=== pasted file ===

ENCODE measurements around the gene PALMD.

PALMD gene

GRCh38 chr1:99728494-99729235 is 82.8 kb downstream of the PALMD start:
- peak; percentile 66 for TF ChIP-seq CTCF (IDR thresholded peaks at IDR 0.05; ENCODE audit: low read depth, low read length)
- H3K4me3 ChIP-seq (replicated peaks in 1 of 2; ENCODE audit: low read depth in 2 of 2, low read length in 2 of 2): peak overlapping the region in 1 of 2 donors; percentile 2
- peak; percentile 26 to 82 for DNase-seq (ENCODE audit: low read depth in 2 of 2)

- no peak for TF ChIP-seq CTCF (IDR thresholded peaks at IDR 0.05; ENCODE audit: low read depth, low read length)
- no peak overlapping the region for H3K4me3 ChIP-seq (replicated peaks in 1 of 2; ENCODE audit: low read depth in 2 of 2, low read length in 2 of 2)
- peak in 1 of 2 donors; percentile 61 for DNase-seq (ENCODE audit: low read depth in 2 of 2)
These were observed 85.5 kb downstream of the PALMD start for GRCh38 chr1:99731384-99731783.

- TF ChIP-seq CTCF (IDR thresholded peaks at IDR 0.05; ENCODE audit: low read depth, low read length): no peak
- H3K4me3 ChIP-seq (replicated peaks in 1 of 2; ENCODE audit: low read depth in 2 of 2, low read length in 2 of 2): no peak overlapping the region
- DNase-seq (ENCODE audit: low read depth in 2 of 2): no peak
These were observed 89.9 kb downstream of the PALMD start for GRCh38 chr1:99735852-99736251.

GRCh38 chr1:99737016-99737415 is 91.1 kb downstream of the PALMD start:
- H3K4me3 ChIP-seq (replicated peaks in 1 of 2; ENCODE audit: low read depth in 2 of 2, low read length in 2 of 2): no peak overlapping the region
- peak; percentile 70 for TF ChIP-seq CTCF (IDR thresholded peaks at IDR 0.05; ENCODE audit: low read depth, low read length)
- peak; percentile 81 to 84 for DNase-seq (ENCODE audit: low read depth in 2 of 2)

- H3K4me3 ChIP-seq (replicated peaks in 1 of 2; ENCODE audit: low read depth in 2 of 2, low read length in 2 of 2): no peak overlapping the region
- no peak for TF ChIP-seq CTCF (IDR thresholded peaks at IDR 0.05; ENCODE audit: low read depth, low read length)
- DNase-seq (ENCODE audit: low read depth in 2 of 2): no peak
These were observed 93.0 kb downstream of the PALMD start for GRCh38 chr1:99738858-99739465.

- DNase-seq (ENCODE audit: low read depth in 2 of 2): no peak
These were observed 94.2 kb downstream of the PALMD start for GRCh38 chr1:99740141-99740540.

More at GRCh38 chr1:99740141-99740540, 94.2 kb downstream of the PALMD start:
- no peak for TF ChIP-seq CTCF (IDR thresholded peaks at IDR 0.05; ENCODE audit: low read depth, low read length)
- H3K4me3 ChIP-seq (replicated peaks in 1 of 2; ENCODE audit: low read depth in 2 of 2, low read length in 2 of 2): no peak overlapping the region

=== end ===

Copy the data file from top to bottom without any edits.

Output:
ENCODE measurements around the gene PALMD.

PALMD gene

GRCh38 chr1:99728494-99729235 is 82.8 kb downstream of the PALMD start:
- peak; percentile 66 for TF ChIP-seq CTCF (IDR thresholded peaks at IDR 0.05; ENCODE audit: low read depth, low read length)
- H3K4me3 ChIP-seq (replicated peaks in 1 of 2; ENCODE audit: low read depth in 2 of 2, low read length in 2 of 2): peak overlapping the region in 1 of 2 donors; percentile 2
- peak; percentile 26 to 82 for DNase-seq (ENCODE audit: low read depth in 2 of 2)

- no peak for TF ChIP-seq CTCF (IDR thresholded peaks at IDR 0.05; ENCODE audit: low read depth, low read length)
- no peak overlapping the region for H3K4me3 ChIP-seq (replicated peaks in 1 of 2; ENCODE audit: low read depth in 2 of 2, low read length in 2 of 2)
- peak in 1 of 2 donors; percentile 61 for DNase-seq (ENCODE audit: low read depth in 2 of 2)
These were observed 85.5 kb downstream of the PALMD start for GRCh38 chr1:99731384-99731783.

- TF ChIP-seq CTCF (IDR thresholded peaks at IDR 0.05; ENCODE audit: low read depth, low read length): no peak
- H3K4me3 ChIP-seq (replicated peaks in 1 of 2; ENCODE audit: low read depth in 2 of 2, low read length in 2 of 2): no peak overlapping the region
- DNase-seq (ENCODE audit: low read depth in 2 of 2): no peak
These were observed 89.9 kb downstream of the PALMD start for GRCh38 chr1:99735852-99736251.

GRCh38 chr1:99737016-99737415 is 91.1 kb downstream of the PALMD start:
- H3K4me3 ChIP-seq (replicated peaks in 1 of 2; ENCODE audit: low read depth in 2 of 2, low read length in 2 of 2): no peak overlapping the region
- peak; percentile 70 for TF ChIP-seq CTCF (IDR thresholded peaks at IDR 0.05; ENCODE audit: low read depth, low read length)
- peak; percentile 81 to 84 for DNase-seq (ENCODE audit: low read depth in 2 of 2)

- H3K4me3 ChIP-seq (replicated peaks in 1 of 2; ENCODE audit: low read depth in 2 of 2, low read length in 2 of 2): no peak overlapping the region
- no peak for TF ChIP-seq CTCF (IDR thresholded peaks at IDR 0.05; ENCODE audit: low read depth, low read length)
- DNase-seq (ENCODE audit: low read depth in 2 of 2): no peak
These were observed 93.0 kb downstream of the PALMD start for GRCh38 chr1:99738858-99739465.

- DNase-seq (ENCODE audit: low read depth in 2 of 2): no peak
These were observed 94.2 kb downstream of the PALMD start for GRCh38 chr1:99740141-99740540.

More at GRCh38 chr1:99740141-99740540, 94.2 kb downstream of the PALMD start:
- no peak for TF ChIP-seq CTCF (IDR thresholded peaks at IDR 0.05; ENCODE audit: low read depth, low read length)
- H3K4me3 ChIP-seq (replicated peaks in 1 of 2; ENCODE audit: low read depth in 2 of 2, low read length in 2 of 2): no peak overlapping the region